Cell therapy for brain repair focussing on Parkinson’s disease
Proof of principle for cell replacement therapy in the treatment of Parkinson’s disease was first demonstrated in the clinic using human fetal tissue in the 1980’s.
Key limitations in this technology lie in the availability of donor material, graft survival and ensuring appropriate connectivity of the transplanted cells.
Research within the group is focused on strategies to identify and select the ideal dopamine neurons, promoting cell survival upon implantation and enhancing integration of transplanted cells into the host tissue.
Efforts include the use of neurotrophins such as GDNF to promote survival and plasticity, inhibitors of scar tissue formation (including chondroitinase) and exercise-induced plasticity.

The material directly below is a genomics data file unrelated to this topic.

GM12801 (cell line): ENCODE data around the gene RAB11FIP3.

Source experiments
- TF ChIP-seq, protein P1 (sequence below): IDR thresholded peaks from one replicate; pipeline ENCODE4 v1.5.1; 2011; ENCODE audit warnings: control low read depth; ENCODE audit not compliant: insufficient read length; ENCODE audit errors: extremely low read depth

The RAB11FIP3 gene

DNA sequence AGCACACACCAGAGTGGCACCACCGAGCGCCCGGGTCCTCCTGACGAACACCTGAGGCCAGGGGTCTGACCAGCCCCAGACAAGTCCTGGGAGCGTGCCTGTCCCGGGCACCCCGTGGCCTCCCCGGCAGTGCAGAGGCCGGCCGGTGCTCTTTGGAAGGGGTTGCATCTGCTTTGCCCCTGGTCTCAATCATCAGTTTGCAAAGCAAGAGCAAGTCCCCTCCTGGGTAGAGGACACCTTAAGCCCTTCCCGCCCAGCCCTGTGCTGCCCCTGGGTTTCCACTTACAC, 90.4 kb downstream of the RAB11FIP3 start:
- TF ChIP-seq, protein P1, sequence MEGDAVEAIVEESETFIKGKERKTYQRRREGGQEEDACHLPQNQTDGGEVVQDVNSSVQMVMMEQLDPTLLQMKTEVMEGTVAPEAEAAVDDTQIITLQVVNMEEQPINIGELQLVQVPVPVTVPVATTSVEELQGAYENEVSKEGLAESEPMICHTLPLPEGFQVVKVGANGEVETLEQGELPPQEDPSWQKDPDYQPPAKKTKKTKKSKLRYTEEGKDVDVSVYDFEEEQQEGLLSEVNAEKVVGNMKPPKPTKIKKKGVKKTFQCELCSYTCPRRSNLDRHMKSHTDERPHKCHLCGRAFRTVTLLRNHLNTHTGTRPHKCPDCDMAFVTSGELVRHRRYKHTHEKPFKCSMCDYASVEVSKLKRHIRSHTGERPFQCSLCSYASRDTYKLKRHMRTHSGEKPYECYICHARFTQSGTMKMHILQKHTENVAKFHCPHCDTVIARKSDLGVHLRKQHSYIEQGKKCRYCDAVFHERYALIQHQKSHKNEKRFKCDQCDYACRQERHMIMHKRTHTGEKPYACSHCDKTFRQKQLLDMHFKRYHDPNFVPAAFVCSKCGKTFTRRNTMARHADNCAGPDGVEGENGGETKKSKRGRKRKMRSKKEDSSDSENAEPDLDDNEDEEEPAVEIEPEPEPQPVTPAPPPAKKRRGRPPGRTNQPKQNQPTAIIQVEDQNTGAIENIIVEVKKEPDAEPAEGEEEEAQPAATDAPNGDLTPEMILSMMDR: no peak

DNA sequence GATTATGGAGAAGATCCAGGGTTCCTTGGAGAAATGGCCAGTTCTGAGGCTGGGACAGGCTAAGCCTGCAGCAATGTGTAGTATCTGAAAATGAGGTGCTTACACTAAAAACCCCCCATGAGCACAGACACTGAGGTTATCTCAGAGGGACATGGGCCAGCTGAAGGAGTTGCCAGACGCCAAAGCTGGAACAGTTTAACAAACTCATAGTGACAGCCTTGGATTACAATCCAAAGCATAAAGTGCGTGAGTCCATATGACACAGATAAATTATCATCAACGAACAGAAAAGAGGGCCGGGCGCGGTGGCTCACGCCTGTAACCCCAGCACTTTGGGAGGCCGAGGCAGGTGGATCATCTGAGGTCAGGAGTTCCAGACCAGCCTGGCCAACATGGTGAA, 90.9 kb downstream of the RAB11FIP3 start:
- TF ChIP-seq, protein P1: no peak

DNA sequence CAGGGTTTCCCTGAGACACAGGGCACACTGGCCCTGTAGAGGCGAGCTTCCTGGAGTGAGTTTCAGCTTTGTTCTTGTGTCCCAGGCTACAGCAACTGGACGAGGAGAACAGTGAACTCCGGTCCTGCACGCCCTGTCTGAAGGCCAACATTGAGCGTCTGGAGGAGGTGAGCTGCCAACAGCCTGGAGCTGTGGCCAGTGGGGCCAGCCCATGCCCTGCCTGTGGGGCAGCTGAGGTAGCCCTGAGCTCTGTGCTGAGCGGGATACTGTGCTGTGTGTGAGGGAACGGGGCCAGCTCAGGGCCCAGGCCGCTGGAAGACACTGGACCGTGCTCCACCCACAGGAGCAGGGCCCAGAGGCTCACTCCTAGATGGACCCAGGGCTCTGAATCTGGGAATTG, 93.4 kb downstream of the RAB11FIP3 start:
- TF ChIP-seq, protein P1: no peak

Latest Florey news for Parkinson's
Current & emerging treatments for Parkinson’s disease: from bedside to bench
In 2014, conservative estimates indicated there were just under 70,000 people living with Parkinson’s in Australia making it the most common major movement disorder and second highest prevalence neurodegenerative condition with only dementia exceeding it.
Parkinson’s research accelerates thanks to Argyrou family grant
Dr Dominic Hare and his world class team from the worlds of chemistry, physics, neuroscience and pathology, have won the 2018 Argyrou Family Fellowship
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